Wild Salmon 101

Through active experimentation, I have found that my body is best nourished by maintaining a diet rich in nourishing vegetables, wholesome grains and lean protein, including consciously sourced meat and fish. Consuming ample amounts of high-quality protein has also been of unprecedented importance to me this year as I’ve been eating for 2. My husband and I are due to welcome our first baby into the world in about one month’s time. One power protein that I have relied on during my pregnancy and before is wild salmon from the Pacific Northwest, most notably Alaska. Wild salmon is loaded with essential amino acids needed for the development and repair of cells and tissues in the body. It promotes brain health, including the neurological development of a growing fetus.

There are a number of reasons why wild salmon is considered a healthier choice than farmed salmon. First, wild salmon is more nutrient-packed than farmed salmon. Did you know, for example, that 3-ounce serving of wild sockeye or Coho salmon contains about 30% fewer calories and half the amount of fat than farmed salmon? Despite this caloric difference, wild salmon contains as much and sometimes more protein than the farmed variety. Likewise, wild salmon has about 30% less saturated fat than farmed salmon, making it a healthier choice for your heart. Fat cells are a storehouse for environmental contaminants. So, as research has found, there is a correlation between leaner fish and lower levels of toxins.

Wild salmon also contains a large amount of high-quality omega-3 fatty acids, which are essential nutrients for the health of our nervous system, heart, and brain. Regular consumption of omega-3 fatty acids has been found to lower triglyceride (blood fat) levels, minimize inflammation and blood clotting, and increase high-density (aka “good”) cholesterol. While farmed salmon also has high levels of these polyunsaturated fatty acids, the quality of omega-3’s in wild salmon is believed to be higher.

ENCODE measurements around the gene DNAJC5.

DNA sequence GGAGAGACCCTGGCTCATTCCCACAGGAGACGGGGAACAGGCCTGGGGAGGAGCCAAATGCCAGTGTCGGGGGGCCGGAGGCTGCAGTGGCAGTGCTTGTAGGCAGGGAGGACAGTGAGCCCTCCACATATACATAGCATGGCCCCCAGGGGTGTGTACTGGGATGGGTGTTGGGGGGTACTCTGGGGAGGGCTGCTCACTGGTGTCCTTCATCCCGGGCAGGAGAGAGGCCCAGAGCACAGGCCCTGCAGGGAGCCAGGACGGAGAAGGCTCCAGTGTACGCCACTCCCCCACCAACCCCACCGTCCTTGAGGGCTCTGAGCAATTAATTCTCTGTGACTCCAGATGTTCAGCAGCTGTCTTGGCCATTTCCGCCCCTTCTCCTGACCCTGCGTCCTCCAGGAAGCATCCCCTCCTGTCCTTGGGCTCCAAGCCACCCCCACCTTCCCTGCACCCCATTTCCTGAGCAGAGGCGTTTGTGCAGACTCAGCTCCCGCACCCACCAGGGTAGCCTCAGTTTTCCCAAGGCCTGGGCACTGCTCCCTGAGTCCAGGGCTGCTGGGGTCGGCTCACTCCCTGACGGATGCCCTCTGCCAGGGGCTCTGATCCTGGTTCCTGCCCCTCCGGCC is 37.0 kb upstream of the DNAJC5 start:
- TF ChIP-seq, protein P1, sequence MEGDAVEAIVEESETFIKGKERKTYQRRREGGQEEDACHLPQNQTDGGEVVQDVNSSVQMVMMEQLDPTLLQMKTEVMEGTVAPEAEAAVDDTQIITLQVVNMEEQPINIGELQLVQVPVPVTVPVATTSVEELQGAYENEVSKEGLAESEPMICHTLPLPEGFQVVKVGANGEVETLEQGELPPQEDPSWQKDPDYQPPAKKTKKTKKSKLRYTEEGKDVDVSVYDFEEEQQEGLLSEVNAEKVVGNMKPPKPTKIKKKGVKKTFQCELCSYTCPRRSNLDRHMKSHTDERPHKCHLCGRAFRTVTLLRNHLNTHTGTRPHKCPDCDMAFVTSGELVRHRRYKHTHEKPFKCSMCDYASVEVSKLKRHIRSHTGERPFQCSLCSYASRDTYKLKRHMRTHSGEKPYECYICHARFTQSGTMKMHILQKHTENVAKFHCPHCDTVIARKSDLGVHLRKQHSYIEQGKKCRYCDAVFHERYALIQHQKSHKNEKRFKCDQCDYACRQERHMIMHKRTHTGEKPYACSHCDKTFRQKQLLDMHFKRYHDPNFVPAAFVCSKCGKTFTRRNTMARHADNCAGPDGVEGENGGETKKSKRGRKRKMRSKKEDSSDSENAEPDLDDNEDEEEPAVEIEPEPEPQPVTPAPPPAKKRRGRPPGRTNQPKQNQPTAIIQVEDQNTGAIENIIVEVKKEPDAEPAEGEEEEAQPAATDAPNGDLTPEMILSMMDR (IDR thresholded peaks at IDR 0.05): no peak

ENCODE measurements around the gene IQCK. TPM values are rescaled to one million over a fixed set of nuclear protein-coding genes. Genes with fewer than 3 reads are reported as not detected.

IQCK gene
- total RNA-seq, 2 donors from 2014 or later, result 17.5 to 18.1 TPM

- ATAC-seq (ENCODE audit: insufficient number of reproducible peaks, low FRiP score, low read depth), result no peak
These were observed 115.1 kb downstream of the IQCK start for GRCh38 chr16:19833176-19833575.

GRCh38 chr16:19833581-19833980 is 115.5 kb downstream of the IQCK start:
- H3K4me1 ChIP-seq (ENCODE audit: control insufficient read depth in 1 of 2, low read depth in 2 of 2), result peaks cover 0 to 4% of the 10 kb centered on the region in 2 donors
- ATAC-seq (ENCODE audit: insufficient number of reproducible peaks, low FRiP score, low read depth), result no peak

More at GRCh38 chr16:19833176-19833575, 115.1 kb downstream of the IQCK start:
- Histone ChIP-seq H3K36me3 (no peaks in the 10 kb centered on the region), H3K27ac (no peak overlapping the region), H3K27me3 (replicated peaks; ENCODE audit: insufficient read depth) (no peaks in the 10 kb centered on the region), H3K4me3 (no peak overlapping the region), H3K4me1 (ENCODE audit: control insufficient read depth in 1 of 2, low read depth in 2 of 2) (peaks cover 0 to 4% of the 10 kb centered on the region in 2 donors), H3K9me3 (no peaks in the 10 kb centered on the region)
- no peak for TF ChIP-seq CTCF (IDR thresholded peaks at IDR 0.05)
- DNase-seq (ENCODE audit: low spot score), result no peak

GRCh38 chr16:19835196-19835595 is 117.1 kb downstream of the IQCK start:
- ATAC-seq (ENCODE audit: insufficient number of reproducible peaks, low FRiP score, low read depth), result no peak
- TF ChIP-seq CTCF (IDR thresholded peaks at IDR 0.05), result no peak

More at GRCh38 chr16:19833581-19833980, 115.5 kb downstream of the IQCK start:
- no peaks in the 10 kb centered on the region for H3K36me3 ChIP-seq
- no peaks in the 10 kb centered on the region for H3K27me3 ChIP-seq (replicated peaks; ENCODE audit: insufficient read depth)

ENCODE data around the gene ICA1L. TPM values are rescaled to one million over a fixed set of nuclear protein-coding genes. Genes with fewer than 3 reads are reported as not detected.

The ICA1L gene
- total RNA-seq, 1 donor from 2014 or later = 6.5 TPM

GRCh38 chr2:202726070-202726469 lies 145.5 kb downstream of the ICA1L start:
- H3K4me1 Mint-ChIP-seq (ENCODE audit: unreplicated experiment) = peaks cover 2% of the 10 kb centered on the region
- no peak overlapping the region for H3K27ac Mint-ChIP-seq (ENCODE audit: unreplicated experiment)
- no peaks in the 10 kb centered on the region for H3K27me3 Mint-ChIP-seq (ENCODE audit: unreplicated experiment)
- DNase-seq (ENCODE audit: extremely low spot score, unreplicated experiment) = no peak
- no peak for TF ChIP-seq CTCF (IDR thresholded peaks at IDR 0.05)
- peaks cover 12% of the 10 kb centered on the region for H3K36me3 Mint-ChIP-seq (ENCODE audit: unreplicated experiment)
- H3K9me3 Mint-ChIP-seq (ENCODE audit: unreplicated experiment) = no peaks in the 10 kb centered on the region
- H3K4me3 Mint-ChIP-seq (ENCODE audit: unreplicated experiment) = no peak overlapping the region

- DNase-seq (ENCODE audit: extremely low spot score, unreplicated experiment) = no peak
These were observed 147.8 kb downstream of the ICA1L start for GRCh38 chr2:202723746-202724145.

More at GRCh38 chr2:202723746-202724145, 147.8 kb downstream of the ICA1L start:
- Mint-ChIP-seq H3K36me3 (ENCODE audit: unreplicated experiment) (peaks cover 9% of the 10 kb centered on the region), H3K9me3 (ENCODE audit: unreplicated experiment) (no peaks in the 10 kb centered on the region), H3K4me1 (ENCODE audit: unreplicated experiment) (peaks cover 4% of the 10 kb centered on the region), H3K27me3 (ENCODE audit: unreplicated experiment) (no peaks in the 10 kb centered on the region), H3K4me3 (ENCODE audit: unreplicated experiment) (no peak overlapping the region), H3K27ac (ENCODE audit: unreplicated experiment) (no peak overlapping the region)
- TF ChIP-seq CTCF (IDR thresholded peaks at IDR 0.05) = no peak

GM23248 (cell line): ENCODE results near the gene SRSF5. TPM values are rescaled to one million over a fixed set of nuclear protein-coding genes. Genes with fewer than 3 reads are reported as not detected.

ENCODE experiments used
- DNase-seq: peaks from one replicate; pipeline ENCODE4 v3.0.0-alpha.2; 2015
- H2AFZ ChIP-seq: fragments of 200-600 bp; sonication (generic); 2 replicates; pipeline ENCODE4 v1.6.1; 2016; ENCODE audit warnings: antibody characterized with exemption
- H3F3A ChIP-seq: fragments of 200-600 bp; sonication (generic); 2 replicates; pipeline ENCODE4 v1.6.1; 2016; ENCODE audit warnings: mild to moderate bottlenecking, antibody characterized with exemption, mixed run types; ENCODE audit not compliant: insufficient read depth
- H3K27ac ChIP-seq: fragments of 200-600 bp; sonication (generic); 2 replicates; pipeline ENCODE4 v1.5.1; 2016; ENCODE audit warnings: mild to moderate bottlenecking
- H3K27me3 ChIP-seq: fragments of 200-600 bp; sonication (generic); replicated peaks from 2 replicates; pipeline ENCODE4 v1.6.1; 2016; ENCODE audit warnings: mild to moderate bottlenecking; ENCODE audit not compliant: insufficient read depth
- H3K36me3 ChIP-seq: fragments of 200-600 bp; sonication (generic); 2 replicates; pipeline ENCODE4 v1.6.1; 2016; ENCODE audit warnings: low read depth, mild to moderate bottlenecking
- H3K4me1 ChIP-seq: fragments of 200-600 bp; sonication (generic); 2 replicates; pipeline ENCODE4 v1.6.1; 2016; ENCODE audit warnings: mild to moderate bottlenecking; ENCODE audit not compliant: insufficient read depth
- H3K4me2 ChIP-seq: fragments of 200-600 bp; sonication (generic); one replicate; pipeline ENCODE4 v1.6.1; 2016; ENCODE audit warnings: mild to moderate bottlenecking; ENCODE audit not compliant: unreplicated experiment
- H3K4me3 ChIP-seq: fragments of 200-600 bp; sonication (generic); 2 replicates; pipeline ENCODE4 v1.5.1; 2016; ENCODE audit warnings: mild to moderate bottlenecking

Fortunately, both wild and farmed salmon contain relatively low amounts of mercury. To further limit exposure to mercury and other environmental toxins, trim off excess fat and the skin before cooking fish fillets or steaks. To learn even more about wild salmon and the safety of many varieties of fish, check out Monterey Bay Aquarium’s Seafood Watch website.

Here is a simple recipe for broiled salmon. It’s a tasty addition to any lunch and can be enjoyed right out of the oven or later tossed into a salad.


  • Wild Salmon Fillet (a 3 ounce piece is considered 1 serving)
  • Olive oil
  • Salt
  • Pepper
  • Optional: Lemon, Parsley sprigs, Dill or Fennel stems


  1. Optional: Remove the salmon skin from the fillet.  To learn how, check out this tutorial by Fine Cooking. 
  2. Place the salmon fillet in a baking dish and rub with olive oil, salt, and pepper.  If you’d like, add a few lemon slices, parsley springs, or dill or fennel fronds and/or stems atop the fillet. You can also stick some herbs under the fillet.
  3. Preheat your broiler on high for 8-10 minutes.
  4. Place salmon in the broiler, leaving at least 4-5 inches between the fish and the heat source.
  5. Broil for 10-15 minutes, or until cooked to desired amount.  (Generally, a 1″ thick fillet will cook to medium-rare in 10-minutes.)
  6. Enjoy alongside some wholesome grains and nourishing greens!